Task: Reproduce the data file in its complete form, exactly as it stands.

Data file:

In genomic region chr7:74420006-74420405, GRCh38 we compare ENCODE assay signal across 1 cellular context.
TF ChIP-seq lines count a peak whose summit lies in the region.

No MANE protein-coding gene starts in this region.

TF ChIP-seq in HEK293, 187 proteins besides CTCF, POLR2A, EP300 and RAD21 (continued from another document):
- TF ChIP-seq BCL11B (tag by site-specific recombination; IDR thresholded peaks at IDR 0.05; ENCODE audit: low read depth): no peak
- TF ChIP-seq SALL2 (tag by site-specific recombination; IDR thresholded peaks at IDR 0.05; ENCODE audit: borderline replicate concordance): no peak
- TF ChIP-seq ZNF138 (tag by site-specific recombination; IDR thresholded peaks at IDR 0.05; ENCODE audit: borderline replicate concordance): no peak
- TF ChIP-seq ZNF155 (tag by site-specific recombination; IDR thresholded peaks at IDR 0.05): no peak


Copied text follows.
In genomic region chr7:74420006-74420405, GRCh38 we compare ENCODE assay signal across 1 cellular context.
TF ChIP-seq lines count a peak whose summit lies in the region.

No MANE protein-coding gene starts in this region.

TF ChIP-seq in HEK293, 187 proteins besides CTCF, POLR2A, EP300 and RAD21 (continued from another document):
- TF ChIP-seq BCL11B (tag by site-specific recombination; IDR thresholded peaks at IDR 0.05; ENCODE audit: low read depth): no peak
- TF ChIP-seq SALL2 (tag by site-specific recombination; IDR thresholded peaks at IDR 0.05; ENCODE audit: borderline replicate concordance): no peak
- TF ChIP-seq ZNF138 (tag by site-specific recombination; IDR thresholded peaks at IDR 0.05; ENCODE audit: borderline replicate concordance): no peak
- TF ChIP-seq ZNF155 (tag by site-specific recombination; IDR thresholded peaks at IDR 0.05): no peak